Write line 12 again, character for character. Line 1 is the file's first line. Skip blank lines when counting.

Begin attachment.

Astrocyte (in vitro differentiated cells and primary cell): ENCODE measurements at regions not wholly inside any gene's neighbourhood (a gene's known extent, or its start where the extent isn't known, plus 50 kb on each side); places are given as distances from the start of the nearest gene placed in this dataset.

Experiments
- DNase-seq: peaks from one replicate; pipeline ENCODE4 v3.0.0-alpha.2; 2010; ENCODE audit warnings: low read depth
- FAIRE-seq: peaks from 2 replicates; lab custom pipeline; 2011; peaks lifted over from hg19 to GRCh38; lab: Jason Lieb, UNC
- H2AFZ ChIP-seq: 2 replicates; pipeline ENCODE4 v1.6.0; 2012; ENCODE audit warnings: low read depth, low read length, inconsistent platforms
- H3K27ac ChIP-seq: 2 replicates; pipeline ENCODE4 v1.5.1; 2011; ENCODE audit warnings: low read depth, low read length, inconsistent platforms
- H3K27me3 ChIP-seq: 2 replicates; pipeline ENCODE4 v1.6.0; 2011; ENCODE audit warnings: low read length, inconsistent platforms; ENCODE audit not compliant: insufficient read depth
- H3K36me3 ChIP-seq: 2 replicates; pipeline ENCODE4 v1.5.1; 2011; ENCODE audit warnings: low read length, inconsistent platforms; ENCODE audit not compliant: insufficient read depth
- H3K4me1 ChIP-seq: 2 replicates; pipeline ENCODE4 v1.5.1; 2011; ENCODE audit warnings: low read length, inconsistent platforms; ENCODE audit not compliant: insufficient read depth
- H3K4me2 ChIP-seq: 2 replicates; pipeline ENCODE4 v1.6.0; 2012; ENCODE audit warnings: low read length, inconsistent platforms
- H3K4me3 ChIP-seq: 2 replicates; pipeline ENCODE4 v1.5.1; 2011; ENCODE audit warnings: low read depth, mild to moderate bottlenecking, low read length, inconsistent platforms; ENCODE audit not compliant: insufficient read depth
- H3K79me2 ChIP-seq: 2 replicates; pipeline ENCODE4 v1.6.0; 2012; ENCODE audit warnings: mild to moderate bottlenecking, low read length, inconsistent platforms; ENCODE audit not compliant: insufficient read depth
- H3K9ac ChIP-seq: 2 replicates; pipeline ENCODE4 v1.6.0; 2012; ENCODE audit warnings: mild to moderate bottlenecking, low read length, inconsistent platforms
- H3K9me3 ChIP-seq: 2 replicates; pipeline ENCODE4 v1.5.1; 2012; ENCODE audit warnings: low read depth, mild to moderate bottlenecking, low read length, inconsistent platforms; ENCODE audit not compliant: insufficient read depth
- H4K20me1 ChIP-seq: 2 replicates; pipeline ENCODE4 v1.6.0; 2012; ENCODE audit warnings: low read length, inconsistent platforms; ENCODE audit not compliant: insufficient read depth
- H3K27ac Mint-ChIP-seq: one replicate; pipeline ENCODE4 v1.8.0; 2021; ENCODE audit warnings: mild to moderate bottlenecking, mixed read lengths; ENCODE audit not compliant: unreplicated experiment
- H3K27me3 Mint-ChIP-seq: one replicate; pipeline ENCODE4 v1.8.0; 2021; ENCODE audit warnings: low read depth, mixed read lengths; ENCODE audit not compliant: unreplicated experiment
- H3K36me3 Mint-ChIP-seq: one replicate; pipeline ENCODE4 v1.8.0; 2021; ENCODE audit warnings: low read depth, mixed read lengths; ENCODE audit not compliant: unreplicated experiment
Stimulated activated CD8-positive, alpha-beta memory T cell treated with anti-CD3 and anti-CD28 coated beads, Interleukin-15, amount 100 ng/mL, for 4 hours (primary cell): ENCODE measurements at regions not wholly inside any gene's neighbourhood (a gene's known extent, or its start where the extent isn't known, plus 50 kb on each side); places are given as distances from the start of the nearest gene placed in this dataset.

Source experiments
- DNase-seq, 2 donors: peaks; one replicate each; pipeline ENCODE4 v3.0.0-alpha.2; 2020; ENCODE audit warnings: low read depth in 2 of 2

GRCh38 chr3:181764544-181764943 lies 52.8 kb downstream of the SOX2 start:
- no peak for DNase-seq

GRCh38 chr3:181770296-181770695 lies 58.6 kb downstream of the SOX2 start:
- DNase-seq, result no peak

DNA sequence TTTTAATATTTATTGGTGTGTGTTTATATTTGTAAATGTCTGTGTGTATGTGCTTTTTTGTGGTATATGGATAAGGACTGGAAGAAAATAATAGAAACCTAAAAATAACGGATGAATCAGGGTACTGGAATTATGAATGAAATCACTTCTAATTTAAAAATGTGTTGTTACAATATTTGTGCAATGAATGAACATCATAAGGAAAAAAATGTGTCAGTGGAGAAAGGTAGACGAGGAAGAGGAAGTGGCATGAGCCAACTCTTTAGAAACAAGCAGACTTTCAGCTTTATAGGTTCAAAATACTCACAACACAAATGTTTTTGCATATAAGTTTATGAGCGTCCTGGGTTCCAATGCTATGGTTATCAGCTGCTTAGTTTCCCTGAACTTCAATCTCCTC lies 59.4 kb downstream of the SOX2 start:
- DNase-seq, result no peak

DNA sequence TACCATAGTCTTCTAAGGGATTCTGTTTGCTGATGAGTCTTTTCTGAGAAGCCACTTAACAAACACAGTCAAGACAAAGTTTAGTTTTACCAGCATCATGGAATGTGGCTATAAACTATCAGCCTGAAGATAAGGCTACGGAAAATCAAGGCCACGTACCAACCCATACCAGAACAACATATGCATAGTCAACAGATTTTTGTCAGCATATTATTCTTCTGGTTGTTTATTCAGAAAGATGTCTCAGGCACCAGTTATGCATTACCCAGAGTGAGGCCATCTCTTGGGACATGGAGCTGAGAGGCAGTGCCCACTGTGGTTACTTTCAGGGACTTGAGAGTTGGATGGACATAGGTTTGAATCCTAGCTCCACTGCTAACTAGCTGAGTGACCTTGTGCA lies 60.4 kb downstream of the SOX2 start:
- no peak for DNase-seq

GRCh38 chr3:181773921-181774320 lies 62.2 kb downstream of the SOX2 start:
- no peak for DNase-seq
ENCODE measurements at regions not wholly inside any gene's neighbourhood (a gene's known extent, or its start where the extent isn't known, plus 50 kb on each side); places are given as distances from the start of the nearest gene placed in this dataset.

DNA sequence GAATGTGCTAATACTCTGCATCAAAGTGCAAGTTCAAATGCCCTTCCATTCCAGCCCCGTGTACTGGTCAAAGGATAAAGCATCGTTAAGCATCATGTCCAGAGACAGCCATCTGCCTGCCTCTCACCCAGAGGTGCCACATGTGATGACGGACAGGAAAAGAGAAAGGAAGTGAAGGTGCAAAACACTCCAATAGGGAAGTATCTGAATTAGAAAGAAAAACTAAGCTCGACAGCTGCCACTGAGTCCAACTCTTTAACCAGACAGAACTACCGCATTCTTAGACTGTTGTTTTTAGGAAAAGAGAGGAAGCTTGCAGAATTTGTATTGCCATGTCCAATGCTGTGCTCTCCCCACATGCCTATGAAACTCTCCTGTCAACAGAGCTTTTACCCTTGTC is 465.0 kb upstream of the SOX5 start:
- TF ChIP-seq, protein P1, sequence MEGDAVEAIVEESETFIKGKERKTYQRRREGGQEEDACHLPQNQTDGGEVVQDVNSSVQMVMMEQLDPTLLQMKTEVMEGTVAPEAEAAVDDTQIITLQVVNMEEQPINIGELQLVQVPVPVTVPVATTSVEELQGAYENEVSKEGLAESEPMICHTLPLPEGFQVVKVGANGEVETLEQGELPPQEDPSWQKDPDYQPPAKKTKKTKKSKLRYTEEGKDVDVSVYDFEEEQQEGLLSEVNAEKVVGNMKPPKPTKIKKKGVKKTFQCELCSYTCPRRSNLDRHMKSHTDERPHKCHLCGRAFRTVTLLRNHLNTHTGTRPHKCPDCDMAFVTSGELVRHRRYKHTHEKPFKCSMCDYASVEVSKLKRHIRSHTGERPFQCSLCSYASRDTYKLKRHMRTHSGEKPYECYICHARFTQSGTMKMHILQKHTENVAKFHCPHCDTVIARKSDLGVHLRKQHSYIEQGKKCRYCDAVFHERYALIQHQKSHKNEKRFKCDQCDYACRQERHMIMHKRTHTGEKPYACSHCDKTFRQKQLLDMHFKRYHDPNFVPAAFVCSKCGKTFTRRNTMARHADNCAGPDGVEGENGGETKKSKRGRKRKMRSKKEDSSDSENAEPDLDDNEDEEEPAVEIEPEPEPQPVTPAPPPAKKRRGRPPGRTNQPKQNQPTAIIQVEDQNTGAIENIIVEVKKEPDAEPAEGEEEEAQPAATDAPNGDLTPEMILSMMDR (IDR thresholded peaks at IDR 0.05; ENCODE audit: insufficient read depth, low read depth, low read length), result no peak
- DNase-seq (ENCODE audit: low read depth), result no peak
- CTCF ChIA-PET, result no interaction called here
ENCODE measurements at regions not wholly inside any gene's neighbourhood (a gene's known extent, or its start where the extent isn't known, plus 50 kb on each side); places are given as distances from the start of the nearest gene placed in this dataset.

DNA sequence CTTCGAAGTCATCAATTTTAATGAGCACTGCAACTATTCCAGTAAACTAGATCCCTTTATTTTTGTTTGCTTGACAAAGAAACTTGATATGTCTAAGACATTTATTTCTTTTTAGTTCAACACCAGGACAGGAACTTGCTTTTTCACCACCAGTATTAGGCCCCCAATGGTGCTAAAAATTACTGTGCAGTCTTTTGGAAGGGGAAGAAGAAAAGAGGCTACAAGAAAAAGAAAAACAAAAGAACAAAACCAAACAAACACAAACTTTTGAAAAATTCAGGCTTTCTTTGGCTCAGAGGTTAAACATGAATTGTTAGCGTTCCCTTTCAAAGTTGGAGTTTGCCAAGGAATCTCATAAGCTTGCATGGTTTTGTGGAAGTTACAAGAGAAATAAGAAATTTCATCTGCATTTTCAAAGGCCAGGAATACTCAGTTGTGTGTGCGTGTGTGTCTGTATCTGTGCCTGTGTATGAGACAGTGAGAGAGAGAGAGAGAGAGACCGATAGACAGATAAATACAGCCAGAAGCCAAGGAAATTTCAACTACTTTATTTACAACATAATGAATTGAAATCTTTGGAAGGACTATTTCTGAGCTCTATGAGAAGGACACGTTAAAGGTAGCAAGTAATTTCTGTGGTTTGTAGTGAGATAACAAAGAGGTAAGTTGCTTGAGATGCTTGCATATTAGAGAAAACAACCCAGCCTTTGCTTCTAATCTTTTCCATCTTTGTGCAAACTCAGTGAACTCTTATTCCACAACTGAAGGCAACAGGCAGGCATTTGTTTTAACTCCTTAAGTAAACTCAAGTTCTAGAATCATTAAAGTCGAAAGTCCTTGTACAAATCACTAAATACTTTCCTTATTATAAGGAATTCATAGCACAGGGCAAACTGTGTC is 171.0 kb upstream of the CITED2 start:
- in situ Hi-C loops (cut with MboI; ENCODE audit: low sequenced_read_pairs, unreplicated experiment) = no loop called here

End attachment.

- H3K79me2 ChIP-seq: 2 replicates; pipeline ENCODE4 v1.6.0; 2012; ENCODE audit warnings: mild to moderate bottlenecking, low read length, inconsistent platforms; ENCODE audit not compliant: insufficient read depth